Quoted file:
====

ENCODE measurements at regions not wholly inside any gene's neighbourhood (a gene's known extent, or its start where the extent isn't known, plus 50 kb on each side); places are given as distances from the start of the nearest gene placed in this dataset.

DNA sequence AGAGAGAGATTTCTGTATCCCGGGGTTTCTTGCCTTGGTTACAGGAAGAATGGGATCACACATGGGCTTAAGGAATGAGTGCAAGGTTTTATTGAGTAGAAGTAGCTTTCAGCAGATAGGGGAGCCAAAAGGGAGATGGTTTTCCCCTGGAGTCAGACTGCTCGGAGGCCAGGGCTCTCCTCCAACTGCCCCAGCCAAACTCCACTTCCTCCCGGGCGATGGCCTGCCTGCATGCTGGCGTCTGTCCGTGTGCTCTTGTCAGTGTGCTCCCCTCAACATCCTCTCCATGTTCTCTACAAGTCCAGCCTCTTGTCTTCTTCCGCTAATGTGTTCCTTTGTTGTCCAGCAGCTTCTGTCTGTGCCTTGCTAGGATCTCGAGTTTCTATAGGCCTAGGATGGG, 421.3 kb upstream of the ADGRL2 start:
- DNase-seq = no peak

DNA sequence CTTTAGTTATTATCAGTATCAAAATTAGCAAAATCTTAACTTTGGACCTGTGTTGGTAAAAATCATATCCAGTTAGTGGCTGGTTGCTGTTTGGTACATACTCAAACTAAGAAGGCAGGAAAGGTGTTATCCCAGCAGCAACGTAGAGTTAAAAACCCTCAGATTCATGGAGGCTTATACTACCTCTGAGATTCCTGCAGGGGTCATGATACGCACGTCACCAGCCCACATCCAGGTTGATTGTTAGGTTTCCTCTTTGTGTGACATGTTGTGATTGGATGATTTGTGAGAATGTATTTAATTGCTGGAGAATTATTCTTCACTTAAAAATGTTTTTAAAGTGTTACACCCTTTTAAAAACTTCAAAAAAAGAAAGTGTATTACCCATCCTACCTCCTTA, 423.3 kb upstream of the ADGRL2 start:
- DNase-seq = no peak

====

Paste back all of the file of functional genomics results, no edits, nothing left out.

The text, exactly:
ENCODE measurements at regions not wholly inside any gene's neighbourhood (a gene's known extent, or its start where the extent isn't known, plus 50 kb on each side); places are given as distances from the start of the nearest gene placed in this dataset.

DNA sequence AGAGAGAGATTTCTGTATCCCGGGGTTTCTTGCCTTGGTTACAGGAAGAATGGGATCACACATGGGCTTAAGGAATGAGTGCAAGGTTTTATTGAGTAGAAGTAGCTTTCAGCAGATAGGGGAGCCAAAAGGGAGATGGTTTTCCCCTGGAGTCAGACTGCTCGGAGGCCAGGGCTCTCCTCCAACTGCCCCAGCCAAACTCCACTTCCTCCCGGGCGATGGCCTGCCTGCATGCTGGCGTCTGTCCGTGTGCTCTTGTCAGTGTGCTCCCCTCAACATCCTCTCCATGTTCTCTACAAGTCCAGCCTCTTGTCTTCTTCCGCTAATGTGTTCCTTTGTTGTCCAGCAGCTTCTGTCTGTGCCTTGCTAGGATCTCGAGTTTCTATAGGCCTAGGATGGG, 421.3 kb upstream of the ADGRL2 start:
- DNase-seq = no peak

DNA sequence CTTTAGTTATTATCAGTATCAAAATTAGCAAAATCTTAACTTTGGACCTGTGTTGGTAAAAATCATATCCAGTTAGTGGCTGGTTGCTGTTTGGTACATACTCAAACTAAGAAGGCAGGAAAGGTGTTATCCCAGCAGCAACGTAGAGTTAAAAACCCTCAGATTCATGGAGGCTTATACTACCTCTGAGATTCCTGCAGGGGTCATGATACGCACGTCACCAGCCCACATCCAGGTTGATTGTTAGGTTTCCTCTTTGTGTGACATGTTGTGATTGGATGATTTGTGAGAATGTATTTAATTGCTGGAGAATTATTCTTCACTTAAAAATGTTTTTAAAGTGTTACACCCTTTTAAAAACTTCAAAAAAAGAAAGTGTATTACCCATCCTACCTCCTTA, 423.3 kb upstream of the ADGRL2 start:
- DNase-seq = no peak